When it rains it pours isn’t just the Morton’s slogan. Many people find – fortunately or unfortunately — it’s also the way life goes. That was true for Gina, diagnosed with cancer shortly after losing her gig as an independent contractor. While you can’t plan for these individual events (or, I suppose you could try, but it would be a real bummer) you can – you should – plan for emergencies in general.
I’ve written often in this space that you should aim to have a liquid emergency cushion of three to six months living expenses to tide you over in cases just like this. And I do believe that’s optimal. But there are some times when it seems impossible to amass this much money, and others when it seems like other financial to-dos take priority. So this week, we discuss emergency cushion nuances:
Which takes priority – building up an emergency cushion or paying down debt? Particularly with interest rates on savings as low as they are now, you get a much bigger financial bang by paying down debt. And, as long as you keep your credit lines fairly open, if you have a real emergency you can put it on a credit card. However, not having any liquid savings pretty much ensures that every little emergency will end up costing not just its price tag but interest as well. So, I’d split the difference until you build up a few thousand dollars. Then wail on your credit card debt until it’s gone. Then go back to funding your cushion.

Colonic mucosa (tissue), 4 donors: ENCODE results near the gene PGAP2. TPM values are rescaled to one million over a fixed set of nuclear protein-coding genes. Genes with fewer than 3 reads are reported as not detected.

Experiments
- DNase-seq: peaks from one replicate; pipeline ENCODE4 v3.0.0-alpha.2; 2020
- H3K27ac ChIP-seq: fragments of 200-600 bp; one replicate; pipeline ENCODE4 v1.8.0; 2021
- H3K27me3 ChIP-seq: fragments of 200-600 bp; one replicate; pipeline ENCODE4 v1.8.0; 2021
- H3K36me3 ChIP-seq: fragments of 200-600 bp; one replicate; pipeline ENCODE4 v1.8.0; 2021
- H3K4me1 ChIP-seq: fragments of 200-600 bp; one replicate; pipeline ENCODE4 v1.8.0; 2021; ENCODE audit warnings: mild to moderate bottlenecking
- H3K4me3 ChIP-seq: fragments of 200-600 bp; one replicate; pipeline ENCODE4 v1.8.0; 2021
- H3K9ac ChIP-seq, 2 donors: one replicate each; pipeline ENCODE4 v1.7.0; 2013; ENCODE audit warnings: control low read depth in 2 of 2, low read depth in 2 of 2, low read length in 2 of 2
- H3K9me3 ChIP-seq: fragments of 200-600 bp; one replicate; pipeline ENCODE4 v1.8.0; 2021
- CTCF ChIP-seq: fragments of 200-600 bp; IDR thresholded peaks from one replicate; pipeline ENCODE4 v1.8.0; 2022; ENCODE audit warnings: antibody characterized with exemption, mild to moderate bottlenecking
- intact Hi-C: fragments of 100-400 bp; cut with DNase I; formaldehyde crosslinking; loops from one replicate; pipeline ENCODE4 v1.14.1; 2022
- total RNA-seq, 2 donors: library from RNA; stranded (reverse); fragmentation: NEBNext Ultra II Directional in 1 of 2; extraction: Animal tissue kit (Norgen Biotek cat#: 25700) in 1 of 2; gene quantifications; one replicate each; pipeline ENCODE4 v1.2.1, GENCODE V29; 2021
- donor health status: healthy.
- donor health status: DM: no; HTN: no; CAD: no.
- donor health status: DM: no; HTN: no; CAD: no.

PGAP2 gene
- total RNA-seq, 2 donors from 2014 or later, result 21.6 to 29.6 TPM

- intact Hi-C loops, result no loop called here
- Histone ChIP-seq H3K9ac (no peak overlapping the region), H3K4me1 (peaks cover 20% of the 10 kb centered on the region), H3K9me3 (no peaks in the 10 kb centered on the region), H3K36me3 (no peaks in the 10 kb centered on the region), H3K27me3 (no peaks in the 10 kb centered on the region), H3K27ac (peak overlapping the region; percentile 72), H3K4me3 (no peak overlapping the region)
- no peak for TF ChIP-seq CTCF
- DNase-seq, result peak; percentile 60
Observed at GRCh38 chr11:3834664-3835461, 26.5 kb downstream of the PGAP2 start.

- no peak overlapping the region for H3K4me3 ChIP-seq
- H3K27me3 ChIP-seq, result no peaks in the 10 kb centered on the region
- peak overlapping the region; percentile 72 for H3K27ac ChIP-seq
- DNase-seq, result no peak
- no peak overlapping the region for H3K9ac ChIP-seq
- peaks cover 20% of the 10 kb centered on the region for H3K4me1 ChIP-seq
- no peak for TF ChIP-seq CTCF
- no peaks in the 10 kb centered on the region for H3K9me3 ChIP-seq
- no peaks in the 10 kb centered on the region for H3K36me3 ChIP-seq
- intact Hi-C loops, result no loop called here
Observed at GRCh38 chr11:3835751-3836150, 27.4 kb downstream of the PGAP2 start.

Where should I put my emergency cushion? I understand that low savings rates are frustrating (on the flip side, low mortgage rates have brought a lot of people a lot of joy) but that doesn’t mean your emergency fund belongs in a place other than a savings or money market account. Why? Because not only do your emergency savings have to be liquid and free from risk, they have to be accessible. In other words, you have to be able to get at the money if and when you need it without jumping through a lot of hoops. For that reason, a bank with a local branch you can actually walk into may be your best bet.
How about using a line of credit instead? I like having a home equity line of credit as an additional emergency cushion. It doesn’t cost much (if anything) to establish, you don’t actually borrow the money unless you need it, and so you never pay interest until that happens. It’s not a substitute for nice chuck of cash. But if your cash cushion isn’t at the three to six month level, or even if it is, it’s nice knowing that you’re doubly covered. Just note: If your emergency is a result of unemployment, this is not a move you can typically make once you’re out of the workforce. Lenders will want to see that you have the income to support repaying the loan.